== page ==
I, Barack Obama

Christian Whiton Christian Whiton was a senior adviser in the Donald Trump and George W. Bush administrations. He is a senior fellow at the Center for the National Interest.
Font Size:

We learned two things today: President Obama can apparently nullify laws he dislikes and he doesn’t much care for questions from mortals, especially the uppity journalists at the Daily Caller.

First off, how un-cool are those reporters? They would have never been allowed into the Choom Gang. And how un-intellectual? They didn’t even edit the Harvard Law Review like a younger Mr. Obama did. It’s a pretty easy job too. He showed you don’t even have to write a single piece to be the editor. Only suckers do that.

Next, how terrific is it that federal law is now just a vague suggestion for presidents? With Mitt Romney having a decent shot of driving the pain train over President Obama and his Democrats in elections this November, we conservatives should start drawing up lists of laws to ignore. For starters, how about the tax code? If President Obama can pick and choose which illegal aliens are exempt from immigration law, why can’t future President Romney decide which taxpayers are exempt from high tax brackets?

For example, President Obama said that illegal aliens who are “dreamers” will be exempted from immigration law by his decree. But what about people who dream of hiring more employees and sending their kids to good schools? It only follows logically that a President Romney could liberate “dreamers” toiling under a crushing federal tax burden set to rise in January.

Think of the good that would come by decreeing all Americans (and illegal alien “dreamers”) are henceforth in the 15% tax bracket? Billions would be saved each year on compliance costs. Massive economy-wide investment would result from an end of the war on wealth-creators. And the fact that you don’t need to bother with Congress is just icing on the cake for the boss man at 1600 Pennsylvania.

What about Americans who dream of getting through the airport without lining up to get groped or imaged in the nude? Surely the law creating TSA can now be bent or ignored as necessary to exempt these dreamers.

And how about the increasingly desperate farmers in central California who dream of surviving despite having their water cut off at the behest of radical environmentalists to preserve the minnow-like Delta Smelt. In the old days, you might have to make the case to Congress that we should take back some of the power handed to the opponents of modern human activity. But now, it takes but the stroke of a pen and a slick — if uncouthly interrupted — speech in the Rose Garden.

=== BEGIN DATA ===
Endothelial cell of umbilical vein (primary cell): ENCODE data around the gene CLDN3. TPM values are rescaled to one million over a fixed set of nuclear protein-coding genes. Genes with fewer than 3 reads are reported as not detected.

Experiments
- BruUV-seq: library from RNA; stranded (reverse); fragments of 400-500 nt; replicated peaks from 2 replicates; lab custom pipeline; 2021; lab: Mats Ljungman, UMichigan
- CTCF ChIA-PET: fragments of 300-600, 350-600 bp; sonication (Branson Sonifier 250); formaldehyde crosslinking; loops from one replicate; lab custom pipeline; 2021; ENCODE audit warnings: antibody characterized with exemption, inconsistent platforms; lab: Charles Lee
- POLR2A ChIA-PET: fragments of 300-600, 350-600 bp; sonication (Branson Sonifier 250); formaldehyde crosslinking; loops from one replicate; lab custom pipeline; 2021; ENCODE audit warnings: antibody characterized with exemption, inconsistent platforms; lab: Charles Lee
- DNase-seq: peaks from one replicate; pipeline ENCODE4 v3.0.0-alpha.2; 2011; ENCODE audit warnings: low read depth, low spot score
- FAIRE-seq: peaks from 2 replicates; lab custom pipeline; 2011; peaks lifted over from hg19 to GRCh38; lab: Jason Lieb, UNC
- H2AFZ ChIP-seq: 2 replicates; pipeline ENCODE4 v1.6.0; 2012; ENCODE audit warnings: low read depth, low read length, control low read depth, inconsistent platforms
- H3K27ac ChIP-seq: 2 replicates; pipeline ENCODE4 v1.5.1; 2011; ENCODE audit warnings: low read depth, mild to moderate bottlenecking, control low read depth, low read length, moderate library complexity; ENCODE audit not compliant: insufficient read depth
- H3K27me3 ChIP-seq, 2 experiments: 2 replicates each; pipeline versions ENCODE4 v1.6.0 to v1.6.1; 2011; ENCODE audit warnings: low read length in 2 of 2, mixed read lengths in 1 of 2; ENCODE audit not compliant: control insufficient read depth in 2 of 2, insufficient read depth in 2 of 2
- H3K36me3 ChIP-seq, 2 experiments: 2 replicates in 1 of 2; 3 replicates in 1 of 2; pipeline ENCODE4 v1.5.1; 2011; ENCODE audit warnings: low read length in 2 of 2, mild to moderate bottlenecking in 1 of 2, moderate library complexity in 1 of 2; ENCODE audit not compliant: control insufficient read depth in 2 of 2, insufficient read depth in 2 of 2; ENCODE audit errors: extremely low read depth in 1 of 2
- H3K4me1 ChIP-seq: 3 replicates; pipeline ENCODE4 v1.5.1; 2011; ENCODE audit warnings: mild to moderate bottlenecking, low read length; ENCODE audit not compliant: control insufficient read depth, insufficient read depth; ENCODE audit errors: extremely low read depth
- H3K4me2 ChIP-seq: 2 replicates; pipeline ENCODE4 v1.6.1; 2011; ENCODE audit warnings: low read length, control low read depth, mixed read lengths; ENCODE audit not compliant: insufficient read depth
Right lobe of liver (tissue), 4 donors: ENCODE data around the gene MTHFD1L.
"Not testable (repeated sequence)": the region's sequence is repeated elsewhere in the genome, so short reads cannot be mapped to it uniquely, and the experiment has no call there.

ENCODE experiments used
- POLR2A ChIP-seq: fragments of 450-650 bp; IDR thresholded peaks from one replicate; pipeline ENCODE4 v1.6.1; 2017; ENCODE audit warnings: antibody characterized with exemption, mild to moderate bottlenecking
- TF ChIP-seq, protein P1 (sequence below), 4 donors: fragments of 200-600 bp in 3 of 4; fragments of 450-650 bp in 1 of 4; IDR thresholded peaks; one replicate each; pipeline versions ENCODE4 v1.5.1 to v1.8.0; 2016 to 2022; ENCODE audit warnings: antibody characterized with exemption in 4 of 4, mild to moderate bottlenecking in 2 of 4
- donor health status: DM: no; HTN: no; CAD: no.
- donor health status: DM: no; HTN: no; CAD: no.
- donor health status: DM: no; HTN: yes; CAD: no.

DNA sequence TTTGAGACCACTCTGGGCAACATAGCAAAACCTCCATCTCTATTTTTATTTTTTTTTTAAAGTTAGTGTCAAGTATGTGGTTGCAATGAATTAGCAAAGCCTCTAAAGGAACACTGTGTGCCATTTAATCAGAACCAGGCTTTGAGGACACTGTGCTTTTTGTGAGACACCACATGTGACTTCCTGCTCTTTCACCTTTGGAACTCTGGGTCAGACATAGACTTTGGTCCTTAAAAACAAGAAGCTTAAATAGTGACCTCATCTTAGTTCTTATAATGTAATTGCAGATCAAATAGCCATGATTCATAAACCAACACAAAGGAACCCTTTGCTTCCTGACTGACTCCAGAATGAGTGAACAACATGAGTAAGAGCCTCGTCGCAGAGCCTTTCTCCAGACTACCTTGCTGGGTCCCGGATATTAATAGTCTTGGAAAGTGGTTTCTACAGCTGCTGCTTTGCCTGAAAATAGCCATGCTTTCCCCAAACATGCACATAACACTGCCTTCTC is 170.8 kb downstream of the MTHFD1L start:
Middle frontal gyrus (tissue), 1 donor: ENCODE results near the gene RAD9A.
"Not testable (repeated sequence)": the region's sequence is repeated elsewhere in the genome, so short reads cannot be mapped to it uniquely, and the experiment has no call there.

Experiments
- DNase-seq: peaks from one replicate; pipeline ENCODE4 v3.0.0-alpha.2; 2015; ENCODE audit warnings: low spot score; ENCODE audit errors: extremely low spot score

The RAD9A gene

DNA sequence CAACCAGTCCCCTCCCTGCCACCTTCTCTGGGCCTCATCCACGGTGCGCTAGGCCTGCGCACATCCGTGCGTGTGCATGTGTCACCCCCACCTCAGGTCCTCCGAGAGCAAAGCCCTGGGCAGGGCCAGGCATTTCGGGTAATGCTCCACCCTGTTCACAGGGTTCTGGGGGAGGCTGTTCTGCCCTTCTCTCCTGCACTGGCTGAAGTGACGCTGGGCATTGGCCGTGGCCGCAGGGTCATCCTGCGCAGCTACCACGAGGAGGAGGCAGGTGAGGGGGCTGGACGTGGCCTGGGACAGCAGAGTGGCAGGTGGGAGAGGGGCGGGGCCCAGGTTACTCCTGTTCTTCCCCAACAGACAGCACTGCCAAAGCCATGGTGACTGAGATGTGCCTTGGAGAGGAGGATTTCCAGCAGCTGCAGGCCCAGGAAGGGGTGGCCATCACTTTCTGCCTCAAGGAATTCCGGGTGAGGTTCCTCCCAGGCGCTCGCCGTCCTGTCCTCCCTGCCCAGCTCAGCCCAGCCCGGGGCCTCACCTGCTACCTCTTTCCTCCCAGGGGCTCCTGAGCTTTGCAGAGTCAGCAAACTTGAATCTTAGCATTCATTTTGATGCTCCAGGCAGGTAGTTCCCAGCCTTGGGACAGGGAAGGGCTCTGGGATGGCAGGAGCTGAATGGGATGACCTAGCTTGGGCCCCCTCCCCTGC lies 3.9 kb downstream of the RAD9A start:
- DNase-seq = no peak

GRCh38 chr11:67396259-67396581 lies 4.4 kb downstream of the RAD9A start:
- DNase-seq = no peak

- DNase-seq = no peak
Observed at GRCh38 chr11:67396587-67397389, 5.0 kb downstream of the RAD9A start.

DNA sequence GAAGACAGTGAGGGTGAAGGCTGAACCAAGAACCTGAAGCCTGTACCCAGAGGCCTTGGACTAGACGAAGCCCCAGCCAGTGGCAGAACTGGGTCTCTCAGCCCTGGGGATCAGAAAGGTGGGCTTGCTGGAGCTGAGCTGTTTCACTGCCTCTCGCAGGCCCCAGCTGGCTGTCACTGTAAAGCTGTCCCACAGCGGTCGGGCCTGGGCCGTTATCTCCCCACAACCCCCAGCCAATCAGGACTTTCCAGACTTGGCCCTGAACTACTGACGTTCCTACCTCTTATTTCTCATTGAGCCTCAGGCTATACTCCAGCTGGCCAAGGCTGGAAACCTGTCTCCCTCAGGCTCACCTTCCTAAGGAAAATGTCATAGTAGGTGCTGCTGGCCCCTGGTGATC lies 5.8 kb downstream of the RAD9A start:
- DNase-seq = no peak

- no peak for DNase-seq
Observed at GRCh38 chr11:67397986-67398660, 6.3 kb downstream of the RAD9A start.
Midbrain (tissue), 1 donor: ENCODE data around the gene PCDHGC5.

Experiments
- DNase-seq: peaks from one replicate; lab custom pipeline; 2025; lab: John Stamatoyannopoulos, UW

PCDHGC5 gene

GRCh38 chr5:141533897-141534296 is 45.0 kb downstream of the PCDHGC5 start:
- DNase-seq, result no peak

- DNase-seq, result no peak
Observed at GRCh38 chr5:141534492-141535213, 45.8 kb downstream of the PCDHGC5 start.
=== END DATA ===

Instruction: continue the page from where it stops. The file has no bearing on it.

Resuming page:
And we needn’t be partisan on matters like this, or necessarily confine ourselves to the affairs of government at the federal level. If Democrat John Kerry — undoubtedly a bona fide “dreamer” in his own right — dreams of not paying excise taxes on his $7 million yacht, then presto chango, future President Romney can give him a pass on that law too. See how easy that was?

Maybe we are being too hard on Mr. Obama. He probably has a lot on his mind and he did previously forget that the Supreme Court has the power to nix laws — not him. Perhaps he was drafting a never-published law review article the day they taught law at law school.

Sarcasm aside, this dangerous precedent, which goes against democracy, the rule of law and our Constitution, is also deeply hypocritical. A major battle cry of liberals leading up the election of President Obama was that his predecessor in the White House had aggrandized too much executive power. An opinion piece published by the left-wing New York Times in 2008 summed up the liberals’ theology on the matter: “One of the biggest challenges that will be facing the next president: bringing the United States government back under the rule of law.”

In reality, the rule of law was in much better shape before Mr. Obama’s tenure. His use of White House czars — powerful and unaccountable to the Congress — is worrisome. The passage of Obamacare wasn’t exactly a lesson in transparent, deliberative democracy. He has previously turned his back on laws he dislikes (e.g., the Defense of Marriage Act) rather than seeking their repeal. And now this.

But it was a pretty good day if you’re Obama’s kind of “dreamer” and you were previously impeded by some mere federal law.

Christian Whiton is a former U.S. State Department senior advisor and is a principal at DC International Advisory.